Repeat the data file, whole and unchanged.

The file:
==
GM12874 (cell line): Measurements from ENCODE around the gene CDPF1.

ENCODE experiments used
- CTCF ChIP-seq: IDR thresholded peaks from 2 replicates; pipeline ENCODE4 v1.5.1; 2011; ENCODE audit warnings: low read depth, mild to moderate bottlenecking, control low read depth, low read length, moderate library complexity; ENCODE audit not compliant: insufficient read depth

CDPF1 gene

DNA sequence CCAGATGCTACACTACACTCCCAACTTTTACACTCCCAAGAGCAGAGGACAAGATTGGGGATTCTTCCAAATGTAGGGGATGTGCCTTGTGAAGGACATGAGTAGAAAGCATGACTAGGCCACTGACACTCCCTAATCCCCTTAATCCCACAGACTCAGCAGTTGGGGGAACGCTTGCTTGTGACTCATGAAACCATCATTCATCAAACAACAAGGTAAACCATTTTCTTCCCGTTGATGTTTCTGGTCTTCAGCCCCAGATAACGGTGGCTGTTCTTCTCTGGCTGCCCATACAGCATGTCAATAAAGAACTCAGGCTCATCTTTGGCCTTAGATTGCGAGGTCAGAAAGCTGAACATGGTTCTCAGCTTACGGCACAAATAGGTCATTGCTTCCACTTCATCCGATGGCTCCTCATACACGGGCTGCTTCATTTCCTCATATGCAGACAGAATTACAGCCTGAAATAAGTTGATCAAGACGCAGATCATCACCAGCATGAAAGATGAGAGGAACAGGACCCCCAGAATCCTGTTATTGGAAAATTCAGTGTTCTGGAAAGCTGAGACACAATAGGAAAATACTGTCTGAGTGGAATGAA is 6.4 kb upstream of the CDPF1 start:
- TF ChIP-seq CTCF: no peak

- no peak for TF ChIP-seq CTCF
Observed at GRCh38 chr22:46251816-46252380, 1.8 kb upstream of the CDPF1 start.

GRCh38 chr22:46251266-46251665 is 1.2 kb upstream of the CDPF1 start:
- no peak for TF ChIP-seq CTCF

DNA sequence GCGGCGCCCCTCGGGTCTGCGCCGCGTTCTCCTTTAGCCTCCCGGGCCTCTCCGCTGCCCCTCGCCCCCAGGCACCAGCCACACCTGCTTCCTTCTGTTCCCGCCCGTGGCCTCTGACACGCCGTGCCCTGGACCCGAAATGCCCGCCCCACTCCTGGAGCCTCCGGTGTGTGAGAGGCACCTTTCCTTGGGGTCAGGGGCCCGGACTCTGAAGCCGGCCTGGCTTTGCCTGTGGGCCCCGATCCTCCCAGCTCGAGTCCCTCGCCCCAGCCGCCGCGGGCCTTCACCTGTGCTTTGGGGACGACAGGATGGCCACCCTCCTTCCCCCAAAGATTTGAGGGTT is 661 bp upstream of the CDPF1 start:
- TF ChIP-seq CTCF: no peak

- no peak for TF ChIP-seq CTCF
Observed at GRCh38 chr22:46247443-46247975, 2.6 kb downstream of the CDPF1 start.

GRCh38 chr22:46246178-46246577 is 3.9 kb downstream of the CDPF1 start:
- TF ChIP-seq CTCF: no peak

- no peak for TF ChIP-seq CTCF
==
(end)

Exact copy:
GM12874 (cell line): Measurements from ENCODE around the gene CDPF1.

ENCODE experiments used
- CTCF ChIP-seq: IDR thresholded peaks from 2 replicates; pipeline ENCODE4 v1.5.1; 2011; ENCODE audit warnings: low read depth, mild to moderate bottlenecking, control low read depth, low read length, moderate library complexity; ENCODE audit not compliant: insufficient read depth

CDPF1 gene

DNA sequence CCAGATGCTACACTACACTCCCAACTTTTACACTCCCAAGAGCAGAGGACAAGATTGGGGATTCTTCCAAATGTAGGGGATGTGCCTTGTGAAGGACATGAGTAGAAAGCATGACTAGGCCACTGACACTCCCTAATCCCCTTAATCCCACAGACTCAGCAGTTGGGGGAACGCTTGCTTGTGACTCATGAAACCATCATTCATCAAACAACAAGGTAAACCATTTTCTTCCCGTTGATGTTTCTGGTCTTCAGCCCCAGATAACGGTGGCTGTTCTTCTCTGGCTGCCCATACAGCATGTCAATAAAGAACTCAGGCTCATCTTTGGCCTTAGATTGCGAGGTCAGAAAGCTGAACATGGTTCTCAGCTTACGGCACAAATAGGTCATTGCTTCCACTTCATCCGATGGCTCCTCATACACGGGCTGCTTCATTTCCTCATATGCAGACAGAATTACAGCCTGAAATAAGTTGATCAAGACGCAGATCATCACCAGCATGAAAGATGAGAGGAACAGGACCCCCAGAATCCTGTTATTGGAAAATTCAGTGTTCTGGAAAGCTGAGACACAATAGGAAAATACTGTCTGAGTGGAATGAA is 6.4 kb upstream of the CDPF1 start:
- TF ChIP-seq CTCF: no peak

- no peak for TF ChIP-seq CTCF
Observed at GRCh38 chr22:46251816-46252380, 1.8 kb upstream of the CDPF1 start.

GRCh38 chr22:46251266-46251665 is 1.2 kb upstream of the CDPF1 start:
- no peak for TF ChIP-seq CTCF

DNA sequence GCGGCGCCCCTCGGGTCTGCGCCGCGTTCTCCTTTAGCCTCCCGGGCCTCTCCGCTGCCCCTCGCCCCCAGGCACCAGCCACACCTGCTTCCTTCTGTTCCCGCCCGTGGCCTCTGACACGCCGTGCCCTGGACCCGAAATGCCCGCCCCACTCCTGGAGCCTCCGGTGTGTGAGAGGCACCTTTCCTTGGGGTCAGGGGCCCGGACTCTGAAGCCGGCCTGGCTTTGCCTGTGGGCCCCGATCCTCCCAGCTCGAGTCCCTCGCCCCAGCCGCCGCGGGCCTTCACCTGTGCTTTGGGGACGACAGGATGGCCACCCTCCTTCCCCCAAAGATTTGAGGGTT is 661 bp upstream of the CDPF1 start:
- TF ChIP-seq CTCF: no peak

- no peak for TF ChIP-seq CTCF
Observed at GRCh38 chr22:46247443-46247975, 2.6 kb downstream of the CDPF1 start.

GRCh38 chr22:46246178-46246577 is 3.9 kb downstream of the CDPF1 start:
- TF ChIP-seq CTCF: no peak

- no peak for TF ChIP-seq CTCF